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This photograph shows William S. Browning, one of Winfield, Iowa's, first settlers. Browning's family settled in Iowa in 1854. When the Civil War broke out, Browning enlisted in Company B, 25th Regiment of the Iowa Volunteer Infantry and served through the entire conflict. He was involved in the siege of Vicksburg and Atlanta, marched with Sherman to the sea, and was present at the surrender of the Confederate Army under Joseph E. Johnson near Raleigh, North Carolina. In 1897 he was appointed the postmaster at Winfield. Content can be used with the following standards: SS-US 9-12.23 Iowans Influence US History in a lesson on Iowans involved in the Civil War.
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Object is related to the following library resources, which can be found by searching the catalog number in the advanced search section: Catalog #: 2018.045.040 Biographical Review of Henry County, Iowa 2018.045.041- Profiles of Valor: Iowa's Medal of Honor Recipients of the Civil War 2018.045.046 Enlistments from Iowa during the Civil War 2018.045.052- Iowa: Its History and Its Foremost Citizens 2018.045.063- Iowa in Times of War 2018.045.072- The Story of Iowa: A Children's History 2018.045.073- Border Defense in Iowa During the Civil War 2018.045.075- One Hundred Topics in Iowa History 2018.045.083- A History of the People of Iowa 2018.045.087- Iowa Through the Years 2018.045.138- History of Iowa from the Earliest Times to the Beginning of the Twentieth Century 2018.045.158- The History of Henry County 2018.045.143- Iowa Inside Out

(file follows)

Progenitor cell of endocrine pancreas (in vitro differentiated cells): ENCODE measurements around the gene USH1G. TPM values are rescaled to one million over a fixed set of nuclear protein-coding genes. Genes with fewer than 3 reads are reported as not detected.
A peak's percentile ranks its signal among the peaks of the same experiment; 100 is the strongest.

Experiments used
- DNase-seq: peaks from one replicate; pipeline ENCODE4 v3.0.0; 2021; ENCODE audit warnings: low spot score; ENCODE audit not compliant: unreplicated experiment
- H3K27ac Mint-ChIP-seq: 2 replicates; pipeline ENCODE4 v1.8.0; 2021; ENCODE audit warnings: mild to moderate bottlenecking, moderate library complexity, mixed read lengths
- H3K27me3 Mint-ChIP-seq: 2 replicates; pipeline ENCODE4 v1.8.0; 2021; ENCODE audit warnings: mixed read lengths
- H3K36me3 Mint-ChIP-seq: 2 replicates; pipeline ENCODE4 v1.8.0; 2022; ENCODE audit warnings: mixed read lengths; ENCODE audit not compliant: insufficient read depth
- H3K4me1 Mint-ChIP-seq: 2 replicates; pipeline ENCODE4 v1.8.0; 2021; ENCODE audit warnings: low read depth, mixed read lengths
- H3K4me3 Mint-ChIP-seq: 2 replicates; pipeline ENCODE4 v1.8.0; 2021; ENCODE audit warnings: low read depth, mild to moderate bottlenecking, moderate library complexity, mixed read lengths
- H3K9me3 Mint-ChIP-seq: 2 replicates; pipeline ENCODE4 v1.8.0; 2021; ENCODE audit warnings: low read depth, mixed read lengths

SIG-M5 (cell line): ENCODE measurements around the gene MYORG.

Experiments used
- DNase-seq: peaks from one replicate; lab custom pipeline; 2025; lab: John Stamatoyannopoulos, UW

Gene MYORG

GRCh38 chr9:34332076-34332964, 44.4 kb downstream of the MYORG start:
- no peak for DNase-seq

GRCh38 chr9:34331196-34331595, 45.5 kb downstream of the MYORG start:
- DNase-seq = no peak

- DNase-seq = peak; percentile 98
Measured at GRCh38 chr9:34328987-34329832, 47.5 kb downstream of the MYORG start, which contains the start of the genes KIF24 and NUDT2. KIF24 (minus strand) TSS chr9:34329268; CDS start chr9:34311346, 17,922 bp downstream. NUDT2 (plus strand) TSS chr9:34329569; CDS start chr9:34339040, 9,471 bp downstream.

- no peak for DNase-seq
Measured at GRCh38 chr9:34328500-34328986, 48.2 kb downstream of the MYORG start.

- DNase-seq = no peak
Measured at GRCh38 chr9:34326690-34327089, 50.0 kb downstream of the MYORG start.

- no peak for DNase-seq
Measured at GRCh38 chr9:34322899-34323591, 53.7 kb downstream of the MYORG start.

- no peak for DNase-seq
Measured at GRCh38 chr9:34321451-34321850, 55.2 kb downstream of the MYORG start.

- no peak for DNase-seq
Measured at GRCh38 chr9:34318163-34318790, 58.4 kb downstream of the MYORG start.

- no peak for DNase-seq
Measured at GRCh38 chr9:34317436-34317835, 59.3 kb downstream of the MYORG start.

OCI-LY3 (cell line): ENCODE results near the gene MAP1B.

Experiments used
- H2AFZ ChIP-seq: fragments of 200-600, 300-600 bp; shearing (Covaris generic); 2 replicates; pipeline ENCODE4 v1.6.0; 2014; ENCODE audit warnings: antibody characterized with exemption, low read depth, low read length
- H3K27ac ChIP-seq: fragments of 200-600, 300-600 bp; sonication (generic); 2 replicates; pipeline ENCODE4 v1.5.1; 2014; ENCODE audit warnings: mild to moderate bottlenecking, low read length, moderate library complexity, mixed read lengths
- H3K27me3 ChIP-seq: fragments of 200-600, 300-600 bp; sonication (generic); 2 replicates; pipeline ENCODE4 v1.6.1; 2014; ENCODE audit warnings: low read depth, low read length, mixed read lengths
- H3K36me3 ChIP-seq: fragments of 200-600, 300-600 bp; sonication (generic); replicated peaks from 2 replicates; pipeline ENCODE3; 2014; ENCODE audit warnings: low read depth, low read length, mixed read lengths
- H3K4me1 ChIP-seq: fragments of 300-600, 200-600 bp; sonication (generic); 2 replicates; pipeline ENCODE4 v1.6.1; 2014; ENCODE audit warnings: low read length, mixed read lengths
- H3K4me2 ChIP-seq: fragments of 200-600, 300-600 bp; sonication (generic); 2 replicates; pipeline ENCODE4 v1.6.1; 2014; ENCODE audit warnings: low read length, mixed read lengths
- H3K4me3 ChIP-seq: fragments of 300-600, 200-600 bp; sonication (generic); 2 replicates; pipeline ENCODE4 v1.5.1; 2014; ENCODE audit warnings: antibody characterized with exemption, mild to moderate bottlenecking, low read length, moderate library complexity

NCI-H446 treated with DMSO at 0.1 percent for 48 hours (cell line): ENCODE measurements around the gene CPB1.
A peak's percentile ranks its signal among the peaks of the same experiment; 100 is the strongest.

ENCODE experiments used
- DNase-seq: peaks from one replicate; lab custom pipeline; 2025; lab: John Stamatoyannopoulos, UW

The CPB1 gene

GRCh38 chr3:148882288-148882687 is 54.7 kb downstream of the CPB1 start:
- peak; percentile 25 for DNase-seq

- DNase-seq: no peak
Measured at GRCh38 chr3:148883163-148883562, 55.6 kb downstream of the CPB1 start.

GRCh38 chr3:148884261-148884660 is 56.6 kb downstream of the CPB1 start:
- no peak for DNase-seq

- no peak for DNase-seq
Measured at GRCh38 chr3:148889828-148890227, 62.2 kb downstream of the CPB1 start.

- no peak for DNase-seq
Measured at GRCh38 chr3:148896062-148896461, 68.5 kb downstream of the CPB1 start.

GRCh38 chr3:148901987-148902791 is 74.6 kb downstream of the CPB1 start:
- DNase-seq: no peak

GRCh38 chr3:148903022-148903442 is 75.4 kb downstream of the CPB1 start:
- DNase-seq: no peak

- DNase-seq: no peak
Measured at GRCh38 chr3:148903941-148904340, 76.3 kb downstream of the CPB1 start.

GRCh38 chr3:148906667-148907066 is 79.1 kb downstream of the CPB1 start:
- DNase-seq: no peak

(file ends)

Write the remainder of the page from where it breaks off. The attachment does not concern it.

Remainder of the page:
During the Civil War, the state of Iowa served in the Union Army with 76,242 Iowan soldiers serving which attributed to 49% of the Iowan male population at the time. While many enlisted, the state had the issue of not having enough ammunition and weapons for each soldier. Governor Samuel Kirkwood advised Greville Dodge to ask Washington officials for help, and was able to recieve weapons (including cannons) while Camp McClellan was established near Davenport, IA as a training site. No major battles took place in the state, however with sharing a border with Missouri (a slave state) meant that raids often found their way into Iowa, in which soldiers fought to defend the border cities from Confederate control. Iowans soldiers also fought in the states of Arkansas, Tennesee, Mississippi and in South Carolina, North Carolina, and Georgia under Union General William Sherman. In addition to fighting, Iowa also assisted the Union by supplying food through farming. Due to the lack of field work since many farmers left to enlist, the work was taken up by the sons and wives of the family. This period of less workers also led to the farming revolution where new technology and farming strategies begin to emerge to make planting and harvesting more efficient in both time and cost. Machines that harvested wheat, hay and grains saved time of what would previously have been done by hand. In total, Iowa had 13,001 casualties (majority to disease rather than injury), 8,500 wounded, 5,000 captured and 152 reported as missing in action at the close of the war.